I’ve burbled on this point before, but more and more, the point of what the Foreign and Commonwealth Office tries and do in digital (or what we ought to be trying to do) is to concentrate not so much on creating a destination website, but to work on setting up the mechanics to deliver our information as widely as possible.
That is, in part, about creating a network of delivery that feeds off the ‘traditional’ web presence – RSS feeds, email and social media, but also a way of bypassing that so that we’re delivering on information in the digital spaces owned by others.
One way of doing that is through the creation of APIs – application programming interface which, effectively, format the information in such a way that developers can take those information feeds and plug them into whatever platform they are working on and push our information into that.
It’s the approach we want to use for two reasons – firstly for establishing the principle – that we’re about the delivery of information and that we want to find new ways to do this. It’s about making the useful information we have part of the weft and weave of the internet.
It’s also about allowing that information to be re-delivered by experts and at low or no cost to us. Civil servants aren’t, with the best will in the world, the best people to build mobile applications, for example. If we paid for developers to do it for us, we couldn’t afford much at the moment (we certainly couldn’t run to the second third or fourth iterations that might be necessary), and we couldn’t add the variety of information that could make such an app compelling – we can’t book flight tickets, share reviews, that sort of thing.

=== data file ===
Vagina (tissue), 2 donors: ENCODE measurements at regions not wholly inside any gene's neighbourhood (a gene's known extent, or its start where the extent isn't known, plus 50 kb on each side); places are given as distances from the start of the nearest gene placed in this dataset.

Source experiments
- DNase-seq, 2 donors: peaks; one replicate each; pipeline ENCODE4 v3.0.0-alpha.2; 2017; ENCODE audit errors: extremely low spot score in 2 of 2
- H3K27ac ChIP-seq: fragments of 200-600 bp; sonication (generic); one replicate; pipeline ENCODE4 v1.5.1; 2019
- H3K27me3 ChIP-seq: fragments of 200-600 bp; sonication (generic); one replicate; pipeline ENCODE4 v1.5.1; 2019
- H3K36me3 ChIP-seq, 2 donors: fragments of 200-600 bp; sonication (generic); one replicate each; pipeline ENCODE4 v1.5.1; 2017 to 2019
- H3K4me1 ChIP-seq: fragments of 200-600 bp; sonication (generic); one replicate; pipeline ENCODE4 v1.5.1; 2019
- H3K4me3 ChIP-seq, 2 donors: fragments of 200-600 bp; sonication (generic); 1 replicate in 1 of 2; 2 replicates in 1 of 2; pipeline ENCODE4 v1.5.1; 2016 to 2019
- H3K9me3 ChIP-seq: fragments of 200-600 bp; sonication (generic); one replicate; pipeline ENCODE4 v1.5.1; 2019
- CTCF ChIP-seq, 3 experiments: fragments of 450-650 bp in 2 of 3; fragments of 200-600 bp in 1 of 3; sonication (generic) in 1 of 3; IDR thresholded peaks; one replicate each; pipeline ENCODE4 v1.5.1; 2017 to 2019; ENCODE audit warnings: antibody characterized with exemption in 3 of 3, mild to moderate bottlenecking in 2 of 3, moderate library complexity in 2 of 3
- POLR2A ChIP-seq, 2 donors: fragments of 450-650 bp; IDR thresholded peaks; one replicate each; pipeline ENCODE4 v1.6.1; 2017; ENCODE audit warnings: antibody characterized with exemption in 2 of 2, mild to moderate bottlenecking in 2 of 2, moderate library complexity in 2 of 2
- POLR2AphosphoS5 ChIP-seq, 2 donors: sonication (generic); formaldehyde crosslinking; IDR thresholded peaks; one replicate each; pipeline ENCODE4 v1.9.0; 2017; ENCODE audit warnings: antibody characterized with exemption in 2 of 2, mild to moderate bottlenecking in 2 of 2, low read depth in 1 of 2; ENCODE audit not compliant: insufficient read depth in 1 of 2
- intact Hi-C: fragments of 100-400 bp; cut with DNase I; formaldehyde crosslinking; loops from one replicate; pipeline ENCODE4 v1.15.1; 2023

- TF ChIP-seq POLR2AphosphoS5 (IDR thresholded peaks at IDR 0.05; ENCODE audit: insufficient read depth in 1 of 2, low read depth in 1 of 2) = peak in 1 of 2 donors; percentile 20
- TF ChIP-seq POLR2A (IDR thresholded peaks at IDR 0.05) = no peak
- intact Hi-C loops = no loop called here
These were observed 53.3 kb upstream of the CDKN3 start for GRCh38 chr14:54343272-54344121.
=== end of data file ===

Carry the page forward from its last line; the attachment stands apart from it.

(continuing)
There’s already an API out, as done by the fine people at Directgov Innovate, but now there’s a new one on the market. The nice people at Microsoft have taken our RSS feeds, run them through their clever Azure data market and produced an API.
It’s great for us to have more ways to take our information to the market and while we were aware they were up to something, a few enjoyable chats with the estimable Dave Coplin aside, it’s not something we’ve been involved in. Our feeds are there for people to use, and they used them. For Microsoft, it’s a way of showing off their product, for us it’s more progress on the delivery strategy. Even better, it’s already been used (not entirely coincidentally perhaps) to create an app for Windows Phone, now available in their MarketPlace, and free. Built by AWS, meshing FCO information with information and social networkery from GapYear.com, it’s useful, classy, targeted and networked – and for those reasons, so much better than anything we could have done
Try out the API, if you’re developer-inclined. Try out the app if you’re Windows 7 by nature. Let us know what you think of them.